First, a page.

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Carers living with stroke survivors who were incontinent had minimal social interaction and felt socially isolated

QUESTIONWhat are the social consequences for informal carers who live with stroke survivors who have urinary incontinence?DESIGNIn-depth interviews analysed by constant comparison.SETTINGHomes of stroke survivors.PARTICIPANTSPurposive sample of 20 carers 51-86 years of age (65% women) who lived in the same house and provided care to stroke survivors with incontinence for 7 months to 18 years without remuneration; most were spouses, partners, or daughters of care recipients (CRs).

Thu, 07/20/2017 - 15:16

Networks of informal caring: a mixed-methods approach

Care for older people is a complex phenomenon, and is an area of pressing policy concern. Bringing together literature on care from social gerontology and economics, we report the findings of a mixed-methods project exploring networks of informal caring. Using quantitative data from the British Household Panel Survey (official survey of British households), together with qualitative interviews with older people and informal carers, we describe differences in formal care networks, and the factors and decision-making processes that have contributed to the formation of the networks.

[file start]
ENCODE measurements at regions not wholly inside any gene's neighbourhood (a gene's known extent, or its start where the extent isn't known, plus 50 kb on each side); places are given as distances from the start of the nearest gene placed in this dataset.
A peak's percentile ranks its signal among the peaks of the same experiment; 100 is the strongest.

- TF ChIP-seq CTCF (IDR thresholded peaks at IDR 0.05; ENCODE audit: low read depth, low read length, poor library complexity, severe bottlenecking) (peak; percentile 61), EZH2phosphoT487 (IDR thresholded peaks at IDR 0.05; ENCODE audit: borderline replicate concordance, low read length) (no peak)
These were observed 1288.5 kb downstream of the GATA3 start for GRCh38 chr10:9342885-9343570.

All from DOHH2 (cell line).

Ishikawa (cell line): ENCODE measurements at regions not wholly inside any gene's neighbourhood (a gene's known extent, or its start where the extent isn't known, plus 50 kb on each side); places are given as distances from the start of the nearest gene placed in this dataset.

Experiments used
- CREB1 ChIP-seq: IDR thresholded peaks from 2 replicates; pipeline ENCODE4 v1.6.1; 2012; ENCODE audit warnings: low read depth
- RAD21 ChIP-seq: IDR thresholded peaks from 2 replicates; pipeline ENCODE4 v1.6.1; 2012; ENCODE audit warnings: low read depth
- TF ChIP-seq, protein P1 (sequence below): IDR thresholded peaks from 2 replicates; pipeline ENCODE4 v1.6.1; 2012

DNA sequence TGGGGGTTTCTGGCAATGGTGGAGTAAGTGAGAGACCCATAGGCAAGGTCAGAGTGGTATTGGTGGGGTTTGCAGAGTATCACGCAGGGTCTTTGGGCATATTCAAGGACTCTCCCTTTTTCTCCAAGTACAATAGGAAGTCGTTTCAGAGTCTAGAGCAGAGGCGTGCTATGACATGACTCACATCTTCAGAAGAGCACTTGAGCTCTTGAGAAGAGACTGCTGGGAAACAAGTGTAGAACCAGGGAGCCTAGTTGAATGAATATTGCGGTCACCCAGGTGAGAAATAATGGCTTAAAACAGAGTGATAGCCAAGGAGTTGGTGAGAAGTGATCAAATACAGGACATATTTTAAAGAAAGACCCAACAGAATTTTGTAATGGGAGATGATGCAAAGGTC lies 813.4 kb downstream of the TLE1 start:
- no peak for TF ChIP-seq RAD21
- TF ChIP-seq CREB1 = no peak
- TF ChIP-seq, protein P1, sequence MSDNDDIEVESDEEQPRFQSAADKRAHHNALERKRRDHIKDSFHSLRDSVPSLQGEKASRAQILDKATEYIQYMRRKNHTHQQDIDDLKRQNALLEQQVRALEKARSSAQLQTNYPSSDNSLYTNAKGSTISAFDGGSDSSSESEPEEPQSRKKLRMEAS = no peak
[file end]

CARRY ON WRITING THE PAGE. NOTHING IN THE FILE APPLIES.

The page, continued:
Thu, 07/20/2017 - 15:16

'It's a huge maze, the system, it's a terrible maze': dementia carers' constructions of navigating health and social care services

Dementia is a challenging, progressive set of conditions which present a large care burden to informal, familial carers. A complex array of health and social care services are needed to support people living with dementia. Drawing on the interlinked 'Duties to Care' and 'Dementia Talking' projects, in this article we focus on British carers' talk about health and social care services. We explore data from a mixed-method questionnaire (n = 185), four focus groups and eleven interviews with informal carers of people living with dementia using thematic discourse analysis.

Thu, 07/20/2017 - 15:16

Community care: challenging the assumption of gratuitous care

This paper critically examines the reliance of formal home-based services upon the availability of informal carers and questions whether the level of informal assistance is sustainable. The paper challenges the 'taken for granted' assumptions of community care and contends that residential care should be seen in terms of a transition - a 'safe harbour' both for recipients and carers.

Thu, 07/20/2017 - 15:15

Informal carers of mentally infirm elderly in Lancashire

Objectives: To investigate the determinants of satisfaction in caregiving and to compare satisfaction in care-giving amongst carers of demented and non-demented mentally infirm elders; and, assess carer attitudes and concerns, and their implications on care in the community.; Design: Cross-sectional study of informal carers of the elderly referred to a psychogeriatric service, using a questionnaire investigating carer satisfaction (CASI), care-recipient dependency needs, carer burden (CADI), carer concerns and attitudes in relation to caregiving, and the 28